Finding Out the Firmware Version in Linux

In Linux, it is often necessary to check the firmware version of your system. The firmware, also known as BIOS (Basic Input/Output System), is a software that is built into the hardware of your system and serves as an interface between the hardware and the operating system. In this post, we will explore how to check the firmware version in Linux using the dmidecode command.

What is dmidecode?

dmidecode is a command-line tool that is used to retrieve information about your system’s hardware components from the Desktop Management Interface (DMI) table. The DMI table contains information about the system’s hardware components, such as the motherboard, processor, memory, and firmware. The dmidecode command can be used to dump the contents of the DMI table to human-readable format.

If the dmidecode command is not available on your system, you can install it using your distribution’s package manager. You can install dmidecode using the following command:

sudo yum install dmidecode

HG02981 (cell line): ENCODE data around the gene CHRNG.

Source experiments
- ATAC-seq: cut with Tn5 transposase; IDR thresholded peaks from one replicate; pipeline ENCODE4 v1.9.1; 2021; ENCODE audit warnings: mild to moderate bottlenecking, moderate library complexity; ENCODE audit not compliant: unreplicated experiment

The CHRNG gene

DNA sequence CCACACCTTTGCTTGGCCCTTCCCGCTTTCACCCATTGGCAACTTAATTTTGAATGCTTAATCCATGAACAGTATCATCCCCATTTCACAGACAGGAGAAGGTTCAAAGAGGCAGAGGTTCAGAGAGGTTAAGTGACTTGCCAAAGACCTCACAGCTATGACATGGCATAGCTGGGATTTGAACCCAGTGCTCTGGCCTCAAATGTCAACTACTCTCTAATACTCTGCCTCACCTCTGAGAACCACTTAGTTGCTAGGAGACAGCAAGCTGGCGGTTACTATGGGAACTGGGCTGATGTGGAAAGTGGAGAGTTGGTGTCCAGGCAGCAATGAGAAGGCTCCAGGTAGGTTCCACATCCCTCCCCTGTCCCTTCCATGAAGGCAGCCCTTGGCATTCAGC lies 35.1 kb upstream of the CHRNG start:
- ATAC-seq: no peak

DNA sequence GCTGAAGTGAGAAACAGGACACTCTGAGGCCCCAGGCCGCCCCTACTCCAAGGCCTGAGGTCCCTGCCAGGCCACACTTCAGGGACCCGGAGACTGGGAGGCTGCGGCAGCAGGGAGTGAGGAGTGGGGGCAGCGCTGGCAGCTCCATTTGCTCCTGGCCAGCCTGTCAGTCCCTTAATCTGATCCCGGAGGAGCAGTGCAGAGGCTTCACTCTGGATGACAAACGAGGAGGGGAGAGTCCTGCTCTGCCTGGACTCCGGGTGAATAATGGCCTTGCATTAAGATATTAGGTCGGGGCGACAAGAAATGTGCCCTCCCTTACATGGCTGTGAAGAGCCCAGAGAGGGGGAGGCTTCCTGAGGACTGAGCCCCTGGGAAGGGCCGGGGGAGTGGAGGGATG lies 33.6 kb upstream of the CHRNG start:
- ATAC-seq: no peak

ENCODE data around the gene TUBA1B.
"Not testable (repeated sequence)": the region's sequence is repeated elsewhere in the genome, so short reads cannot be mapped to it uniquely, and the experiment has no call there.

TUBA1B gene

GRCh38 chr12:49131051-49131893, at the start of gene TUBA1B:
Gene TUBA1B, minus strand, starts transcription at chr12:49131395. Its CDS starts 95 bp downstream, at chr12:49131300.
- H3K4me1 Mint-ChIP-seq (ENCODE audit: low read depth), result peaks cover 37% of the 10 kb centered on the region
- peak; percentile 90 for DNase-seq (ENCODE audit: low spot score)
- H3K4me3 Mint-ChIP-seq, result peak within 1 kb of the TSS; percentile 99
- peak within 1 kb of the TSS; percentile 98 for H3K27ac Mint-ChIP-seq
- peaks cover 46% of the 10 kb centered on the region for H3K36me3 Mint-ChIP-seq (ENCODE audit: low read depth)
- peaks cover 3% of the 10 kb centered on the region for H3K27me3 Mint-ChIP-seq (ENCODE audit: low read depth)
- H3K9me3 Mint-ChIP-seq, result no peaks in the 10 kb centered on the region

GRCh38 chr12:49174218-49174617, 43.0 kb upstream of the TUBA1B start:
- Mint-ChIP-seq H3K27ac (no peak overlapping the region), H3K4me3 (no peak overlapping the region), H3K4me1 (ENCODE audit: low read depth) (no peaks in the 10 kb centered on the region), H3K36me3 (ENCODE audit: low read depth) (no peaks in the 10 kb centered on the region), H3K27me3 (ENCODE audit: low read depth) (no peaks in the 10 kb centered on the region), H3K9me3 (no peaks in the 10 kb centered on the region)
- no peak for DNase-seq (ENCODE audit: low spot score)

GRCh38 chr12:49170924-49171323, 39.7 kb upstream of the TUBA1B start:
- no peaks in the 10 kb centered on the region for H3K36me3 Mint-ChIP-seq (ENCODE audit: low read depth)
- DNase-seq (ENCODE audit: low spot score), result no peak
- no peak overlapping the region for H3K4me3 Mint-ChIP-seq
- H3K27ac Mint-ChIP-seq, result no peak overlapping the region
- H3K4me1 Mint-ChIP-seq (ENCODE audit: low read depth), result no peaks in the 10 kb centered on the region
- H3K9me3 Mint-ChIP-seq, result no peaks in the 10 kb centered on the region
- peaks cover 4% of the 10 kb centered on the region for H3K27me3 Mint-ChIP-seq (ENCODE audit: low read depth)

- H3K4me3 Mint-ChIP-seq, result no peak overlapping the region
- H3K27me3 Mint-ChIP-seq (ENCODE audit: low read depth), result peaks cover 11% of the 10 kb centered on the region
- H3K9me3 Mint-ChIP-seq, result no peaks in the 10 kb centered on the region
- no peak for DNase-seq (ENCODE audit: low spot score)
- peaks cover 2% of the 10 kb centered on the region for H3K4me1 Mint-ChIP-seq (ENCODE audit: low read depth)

sudo apt install dmidecode

Checking the Firmware Version using dmidecode

To check the firmware version of your system using dmidecode, you can use the following command:

dmidecode -s bios-version

In this command, the -s option is used to specify the keyword that you want to retrieve from the DMI table. The keyword bios-version specifies the firmware version. The output of this command will be the firmware version of your system.

Example Output from dmidecode

Here’s an example of the output of the dmidecode -s bios-version command:


This output indicates that the firmware version of the system is A05.

By following the steps outlined in this post, you can easily find out the firmware version of your system. Additionally, dmidecode can be used to retrieve other information about your system’s hardware components, which can be useful for system administrators and troubleshooting purposes.

Eric Ma

Eric is a systems guy. Eric is interested in building high-performance and scalable distributed systems and related technologies. The views or opinions expressed here are solely Eric's own and do not necessarily represent those of any third parties.

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